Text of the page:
Jackson’s opposition to the Bank became almost an obsession. Accompanied by strong attacks against the Bank in the press, Jackson vetoed the Bank Recharter Bill. Jackson also ordered the federal government’s deposits removed from the Bank of the United States and placed in smaller banks owned by his supporters. These pet banks, as Jackson’s critics called them, benefited from the sudden influx of deposits. Business interests hated Jackson for destroying the bank, but the people were with him, and he was overwhelmingly elected to a second term. Biddle retaliated by making it more difficult for businesses and others to get the money they needed, but he had already lost the political fight and the bank charter expired in 1836.

The Bank War gave Jackson a chance to display one of his most memorable qualities: he was not afraid to use the power the Constitution granted him to lead the nation from the White House. He did not see himself and Congress as co-equal branches of government. Although he understood that the Constitution limited his power, he did not defer to Congress as other presidents had. When they passed legislation he did not like, he would not hesitate to veto it. The Constitution clearly grants this power to presidents, but Jackson used the veto power, or the threat of his veto, to coerce Congress. His critics derided him as “King Andrew the First,” which was a fitting title in some cases, but not in his use of his veto power.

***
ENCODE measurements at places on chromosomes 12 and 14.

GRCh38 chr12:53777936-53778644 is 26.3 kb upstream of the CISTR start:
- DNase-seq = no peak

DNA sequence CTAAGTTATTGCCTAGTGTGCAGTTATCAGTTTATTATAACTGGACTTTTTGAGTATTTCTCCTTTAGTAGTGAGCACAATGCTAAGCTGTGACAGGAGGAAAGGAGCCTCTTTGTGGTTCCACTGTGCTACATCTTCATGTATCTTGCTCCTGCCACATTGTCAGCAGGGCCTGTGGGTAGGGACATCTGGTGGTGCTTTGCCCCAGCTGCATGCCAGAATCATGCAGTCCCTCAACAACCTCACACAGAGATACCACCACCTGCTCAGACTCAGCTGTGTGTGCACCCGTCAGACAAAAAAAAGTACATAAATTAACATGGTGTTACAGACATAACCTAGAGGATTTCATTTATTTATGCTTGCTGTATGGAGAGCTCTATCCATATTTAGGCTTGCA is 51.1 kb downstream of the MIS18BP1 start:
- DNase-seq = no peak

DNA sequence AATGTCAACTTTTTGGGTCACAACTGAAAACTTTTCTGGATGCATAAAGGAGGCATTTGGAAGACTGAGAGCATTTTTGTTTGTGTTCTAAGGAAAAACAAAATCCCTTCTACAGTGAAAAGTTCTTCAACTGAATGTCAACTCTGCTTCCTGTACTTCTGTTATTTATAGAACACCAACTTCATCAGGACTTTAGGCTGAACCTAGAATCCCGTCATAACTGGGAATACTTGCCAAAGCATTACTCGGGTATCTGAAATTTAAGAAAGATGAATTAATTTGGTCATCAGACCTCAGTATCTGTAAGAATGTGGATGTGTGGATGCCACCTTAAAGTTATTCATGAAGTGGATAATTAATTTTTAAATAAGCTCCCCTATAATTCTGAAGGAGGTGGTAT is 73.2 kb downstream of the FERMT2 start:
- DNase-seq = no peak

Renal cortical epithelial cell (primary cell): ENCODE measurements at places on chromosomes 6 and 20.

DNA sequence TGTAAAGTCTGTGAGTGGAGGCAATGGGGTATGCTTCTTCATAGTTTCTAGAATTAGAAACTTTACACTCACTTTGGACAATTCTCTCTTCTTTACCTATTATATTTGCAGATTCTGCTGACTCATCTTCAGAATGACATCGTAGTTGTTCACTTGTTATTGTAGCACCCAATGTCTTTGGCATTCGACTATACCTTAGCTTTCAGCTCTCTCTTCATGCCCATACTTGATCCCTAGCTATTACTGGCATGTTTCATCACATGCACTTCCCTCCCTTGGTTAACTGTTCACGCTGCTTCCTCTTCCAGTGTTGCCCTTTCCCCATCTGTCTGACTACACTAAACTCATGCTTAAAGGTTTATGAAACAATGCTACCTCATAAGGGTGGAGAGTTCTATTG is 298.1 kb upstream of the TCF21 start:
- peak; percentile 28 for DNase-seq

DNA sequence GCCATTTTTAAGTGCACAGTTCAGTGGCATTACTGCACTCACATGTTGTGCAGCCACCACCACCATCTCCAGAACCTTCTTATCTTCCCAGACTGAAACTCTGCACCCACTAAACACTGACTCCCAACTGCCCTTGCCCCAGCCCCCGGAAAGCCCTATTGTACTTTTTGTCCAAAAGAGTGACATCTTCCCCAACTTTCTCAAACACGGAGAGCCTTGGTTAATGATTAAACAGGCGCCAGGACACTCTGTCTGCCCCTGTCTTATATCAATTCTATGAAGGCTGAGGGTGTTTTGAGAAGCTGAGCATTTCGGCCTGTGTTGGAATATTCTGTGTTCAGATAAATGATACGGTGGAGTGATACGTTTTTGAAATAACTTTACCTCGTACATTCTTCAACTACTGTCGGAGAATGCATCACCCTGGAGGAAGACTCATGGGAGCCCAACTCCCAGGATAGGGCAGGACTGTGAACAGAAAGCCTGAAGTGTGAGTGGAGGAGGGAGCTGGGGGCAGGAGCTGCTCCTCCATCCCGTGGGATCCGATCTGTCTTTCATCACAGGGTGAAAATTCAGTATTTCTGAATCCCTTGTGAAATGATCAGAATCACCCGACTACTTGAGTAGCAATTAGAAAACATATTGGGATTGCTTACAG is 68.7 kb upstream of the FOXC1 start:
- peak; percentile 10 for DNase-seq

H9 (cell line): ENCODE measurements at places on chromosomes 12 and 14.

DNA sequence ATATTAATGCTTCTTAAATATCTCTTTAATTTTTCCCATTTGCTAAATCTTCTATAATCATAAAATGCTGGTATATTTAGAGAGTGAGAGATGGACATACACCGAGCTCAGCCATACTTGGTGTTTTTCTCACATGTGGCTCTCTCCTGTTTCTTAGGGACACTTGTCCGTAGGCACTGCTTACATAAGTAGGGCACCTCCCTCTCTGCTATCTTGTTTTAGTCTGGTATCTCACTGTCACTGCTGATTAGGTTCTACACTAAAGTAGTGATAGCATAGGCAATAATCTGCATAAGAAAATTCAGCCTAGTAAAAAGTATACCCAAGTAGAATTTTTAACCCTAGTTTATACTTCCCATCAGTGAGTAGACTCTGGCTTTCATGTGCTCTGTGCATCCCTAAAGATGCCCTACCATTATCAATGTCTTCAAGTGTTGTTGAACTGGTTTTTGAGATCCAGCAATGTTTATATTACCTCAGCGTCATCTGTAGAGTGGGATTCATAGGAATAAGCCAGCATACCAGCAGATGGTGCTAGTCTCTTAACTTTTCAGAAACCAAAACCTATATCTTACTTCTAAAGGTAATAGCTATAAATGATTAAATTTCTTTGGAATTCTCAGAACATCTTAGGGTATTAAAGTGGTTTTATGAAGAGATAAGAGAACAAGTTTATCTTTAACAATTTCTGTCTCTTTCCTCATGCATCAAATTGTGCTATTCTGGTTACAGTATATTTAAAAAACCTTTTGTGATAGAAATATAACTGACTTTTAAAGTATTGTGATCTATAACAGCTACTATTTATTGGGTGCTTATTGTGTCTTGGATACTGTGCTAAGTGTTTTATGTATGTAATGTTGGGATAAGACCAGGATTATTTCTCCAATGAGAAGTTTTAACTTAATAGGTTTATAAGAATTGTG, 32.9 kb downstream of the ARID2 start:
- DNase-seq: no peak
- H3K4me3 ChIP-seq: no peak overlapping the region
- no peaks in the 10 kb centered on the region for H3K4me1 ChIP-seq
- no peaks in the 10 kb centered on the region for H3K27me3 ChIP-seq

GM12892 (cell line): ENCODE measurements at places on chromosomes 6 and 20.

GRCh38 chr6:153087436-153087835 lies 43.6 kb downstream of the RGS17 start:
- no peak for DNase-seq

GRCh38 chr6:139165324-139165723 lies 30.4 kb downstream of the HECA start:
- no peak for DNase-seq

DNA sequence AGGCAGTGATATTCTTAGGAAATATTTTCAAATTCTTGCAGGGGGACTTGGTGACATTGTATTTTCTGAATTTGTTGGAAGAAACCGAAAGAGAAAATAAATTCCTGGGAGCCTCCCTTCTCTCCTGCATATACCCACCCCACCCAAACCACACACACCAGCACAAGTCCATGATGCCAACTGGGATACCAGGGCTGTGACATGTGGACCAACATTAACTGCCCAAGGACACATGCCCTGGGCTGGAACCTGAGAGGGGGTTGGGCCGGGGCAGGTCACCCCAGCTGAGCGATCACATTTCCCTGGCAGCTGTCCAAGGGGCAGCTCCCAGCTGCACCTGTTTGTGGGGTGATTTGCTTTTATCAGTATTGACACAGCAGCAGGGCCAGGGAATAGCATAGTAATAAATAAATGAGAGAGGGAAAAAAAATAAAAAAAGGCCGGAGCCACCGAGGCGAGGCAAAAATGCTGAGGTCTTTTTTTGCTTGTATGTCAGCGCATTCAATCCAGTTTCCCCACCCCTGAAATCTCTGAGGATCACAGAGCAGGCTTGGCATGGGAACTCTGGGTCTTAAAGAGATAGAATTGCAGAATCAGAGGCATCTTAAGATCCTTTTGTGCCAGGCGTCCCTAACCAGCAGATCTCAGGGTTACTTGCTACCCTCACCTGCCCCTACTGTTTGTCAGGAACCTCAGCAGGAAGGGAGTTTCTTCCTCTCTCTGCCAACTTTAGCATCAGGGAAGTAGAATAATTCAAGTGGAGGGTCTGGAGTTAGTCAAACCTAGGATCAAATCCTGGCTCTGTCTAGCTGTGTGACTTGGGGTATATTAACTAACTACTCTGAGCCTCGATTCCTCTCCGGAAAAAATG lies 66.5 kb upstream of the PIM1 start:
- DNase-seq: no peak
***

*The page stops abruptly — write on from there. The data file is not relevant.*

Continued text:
Primary Source: Editorial Cartoon

This cartoon was created by Jackson’s critics deriding his use of the veto.